A griefer or bad-faith player is a player in a multiplayer video game who deliberately and intentionally irritates and harasses other players within the game (trolling), by using aspects of the game in unintended ways in order to destroy something another player made or built, or stealing something, such as items or loot, when that is not the primary objective. A griefer derives pleasure primarily, or exclusively, from the act of annoying other users, and as such, is a particular nuisance in online gaming communities. Griefing usually involves using aspects of the game in unintended ways to annoy other players. If a bad-faith player is attempting to gain a strategic advantage, it could be considered cheating.
The term "griefing" was applied to online multiplayer video games by the year 2000 or earlier, as illustrated by postings to the rec.games.computer.ultima.online USENET group. The player is said to cause "grief" in the sense of "giving someone grief".
The term "griefing" dates to the late 1990s, when it was used to describe the willfully antisocial behaviors seen in early massively multiplayer online games like Ultima Online, and first-person shooters such as Counter-Strike. Even before it had a name, griefer-like behavior was familiar in the virtual worlds of text-based Multi-User Domains (MUDs), where joyriding invaders inflicted "virtual rape" and similar offenses on the local populace. Julian Dibbell's 1993 article "A Rape in Cyberspace" analyzed the griefing events in a particular MUD, LambdaMOO, and the staff's response.
In the culture of massively multiplayer online role-playing games (MMORPGs) in Taiwan, such as Lineage, griefers are known as "white-eyed"—a metaphor meaning that their eyes have no pupils and so they look without seeing. Behaviors other than griefing that can cause players to be stigmatized as "white-eyed" include cursing, cheating, stealing, or unreasonable killing.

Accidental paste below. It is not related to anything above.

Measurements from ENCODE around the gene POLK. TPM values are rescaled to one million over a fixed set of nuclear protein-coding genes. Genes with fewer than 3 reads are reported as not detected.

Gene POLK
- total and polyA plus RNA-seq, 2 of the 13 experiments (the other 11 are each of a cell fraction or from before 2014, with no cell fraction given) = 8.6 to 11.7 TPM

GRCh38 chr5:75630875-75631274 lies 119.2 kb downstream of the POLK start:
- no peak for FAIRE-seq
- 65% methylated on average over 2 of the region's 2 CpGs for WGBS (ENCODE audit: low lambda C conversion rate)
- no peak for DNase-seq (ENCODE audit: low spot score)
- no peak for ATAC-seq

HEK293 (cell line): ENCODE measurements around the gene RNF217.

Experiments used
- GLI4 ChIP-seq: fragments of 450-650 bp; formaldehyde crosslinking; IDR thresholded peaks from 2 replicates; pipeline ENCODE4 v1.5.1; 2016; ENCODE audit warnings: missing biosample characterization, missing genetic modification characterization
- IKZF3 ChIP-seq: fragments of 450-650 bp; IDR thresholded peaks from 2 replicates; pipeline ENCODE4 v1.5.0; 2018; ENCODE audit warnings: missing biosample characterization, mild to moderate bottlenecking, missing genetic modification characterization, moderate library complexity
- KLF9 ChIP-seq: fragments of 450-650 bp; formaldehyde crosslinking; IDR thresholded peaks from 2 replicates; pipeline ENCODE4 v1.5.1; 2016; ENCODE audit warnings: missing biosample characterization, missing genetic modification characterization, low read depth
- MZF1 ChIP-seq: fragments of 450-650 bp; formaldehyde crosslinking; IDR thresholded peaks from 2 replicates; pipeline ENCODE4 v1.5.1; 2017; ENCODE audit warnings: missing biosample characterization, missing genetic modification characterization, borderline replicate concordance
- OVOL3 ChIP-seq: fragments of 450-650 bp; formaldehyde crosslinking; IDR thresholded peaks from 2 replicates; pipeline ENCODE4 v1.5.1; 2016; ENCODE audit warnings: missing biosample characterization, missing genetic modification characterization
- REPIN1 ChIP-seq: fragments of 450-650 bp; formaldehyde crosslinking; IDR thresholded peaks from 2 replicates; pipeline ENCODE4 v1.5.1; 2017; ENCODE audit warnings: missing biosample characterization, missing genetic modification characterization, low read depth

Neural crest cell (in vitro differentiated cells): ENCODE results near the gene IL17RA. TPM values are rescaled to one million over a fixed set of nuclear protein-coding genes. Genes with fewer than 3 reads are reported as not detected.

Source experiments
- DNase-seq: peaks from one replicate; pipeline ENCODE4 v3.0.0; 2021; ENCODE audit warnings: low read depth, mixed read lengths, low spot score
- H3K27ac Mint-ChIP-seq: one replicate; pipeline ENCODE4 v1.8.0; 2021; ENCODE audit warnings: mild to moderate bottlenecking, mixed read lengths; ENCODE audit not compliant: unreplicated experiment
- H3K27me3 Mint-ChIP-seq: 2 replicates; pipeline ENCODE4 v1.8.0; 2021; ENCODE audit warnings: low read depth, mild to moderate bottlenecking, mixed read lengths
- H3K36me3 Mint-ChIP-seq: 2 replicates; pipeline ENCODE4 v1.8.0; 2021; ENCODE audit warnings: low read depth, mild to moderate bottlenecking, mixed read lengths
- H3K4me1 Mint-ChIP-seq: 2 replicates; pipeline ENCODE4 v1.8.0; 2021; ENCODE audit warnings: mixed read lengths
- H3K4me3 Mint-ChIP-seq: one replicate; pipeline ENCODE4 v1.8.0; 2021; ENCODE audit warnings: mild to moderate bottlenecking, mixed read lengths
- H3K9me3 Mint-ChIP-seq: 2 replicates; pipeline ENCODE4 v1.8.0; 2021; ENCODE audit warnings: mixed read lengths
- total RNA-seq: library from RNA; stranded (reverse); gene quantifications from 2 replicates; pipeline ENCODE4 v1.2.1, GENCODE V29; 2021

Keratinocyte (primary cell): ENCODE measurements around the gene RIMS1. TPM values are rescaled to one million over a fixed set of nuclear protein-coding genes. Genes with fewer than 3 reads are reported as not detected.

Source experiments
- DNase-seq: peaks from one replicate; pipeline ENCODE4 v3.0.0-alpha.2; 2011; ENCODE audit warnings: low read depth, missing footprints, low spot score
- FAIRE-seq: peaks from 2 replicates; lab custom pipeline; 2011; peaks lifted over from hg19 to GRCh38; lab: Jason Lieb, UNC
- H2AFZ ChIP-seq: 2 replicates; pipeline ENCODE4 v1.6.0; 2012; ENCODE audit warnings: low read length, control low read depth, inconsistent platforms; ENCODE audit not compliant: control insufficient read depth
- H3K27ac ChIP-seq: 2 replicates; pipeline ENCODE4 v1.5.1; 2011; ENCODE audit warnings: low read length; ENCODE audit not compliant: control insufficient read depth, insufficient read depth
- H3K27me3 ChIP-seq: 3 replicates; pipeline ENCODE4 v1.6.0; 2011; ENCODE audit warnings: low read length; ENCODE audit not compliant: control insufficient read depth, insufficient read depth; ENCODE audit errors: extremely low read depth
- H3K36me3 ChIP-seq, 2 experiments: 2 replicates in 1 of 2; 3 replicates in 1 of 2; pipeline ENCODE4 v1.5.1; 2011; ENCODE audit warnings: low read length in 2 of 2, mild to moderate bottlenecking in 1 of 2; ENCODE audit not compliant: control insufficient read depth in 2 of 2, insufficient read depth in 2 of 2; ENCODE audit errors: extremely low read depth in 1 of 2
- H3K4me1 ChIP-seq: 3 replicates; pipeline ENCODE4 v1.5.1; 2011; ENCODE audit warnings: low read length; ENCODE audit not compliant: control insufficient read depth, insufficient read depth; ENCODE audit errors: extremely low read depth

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Methods of griefing differ from game to game. What might be considered griefing in one area of a game, may even be an intended function or mechanic in another area. Common methods may include but are not limited to:
- Intentional friendly fire, or deliberately performing actions detrimental to other team members' game performance in primarily shooter games.
- Wasting or destroying key game elements
- Colluding with opponents
- Giving false information
- Faking extreme incompetence with the intent of hurting teammates, or failing an in-game objective
- Deliberately blocking shots from a player's own team, or blocking a player's view by standing in front of them, so they cannot damage the enemy
- Trapping teammates in inescapable locations by using physics props, special abilities, or teleportation
- Actions undertaken to waste other players' time.
- Playing as slowly as possible
- Hiding from an enemy when there is no tactical benefit in doing so
- If a game interface element has no time limit, leaving their computer (going "AFK"), potentially forcing the other players to leave the game (which may incur a penalty for leaving), like Among Us.
- Constantly pausing the game, or lowering its speed as much as possible, in the hopes that their target quits in frustration
- Causing a player disproportionate loss or reversing their progress.
- Using exploits (taking advantage of bugs in a game).
- Purposeful violation of server rules or guidelines.
- Spamming a voice or text chat channel to inconvenience, harass, or annoy other players.
- Uploading offensive or explicit images to profile pictures, in-game sprays, or game skins.
- Kill stealing, denying another player the satisfaction or gain of killing a target that should have been theirs.
- Camping at a corpse or spawn area to repeatedly kill players as they respawn (when players have no method of recourse to prevent getting killed), preventing them from being able to play. Camping can also refer to continuously waiting in a tactically advantageous position for others to come to them; this is sometimes considered griefing because if all players do it, the game stalls, but this is now more commonly considered a game design issue.
- Acting out-of-character in a role-play setting to disrupt the serious gameplay of others.
- Luring many monsters or a single larger monster to chase the griefer, before moving to where other players are. The line of monsters in pursuit looks like a train, and hence this is sometimes called "training" or "aggroing".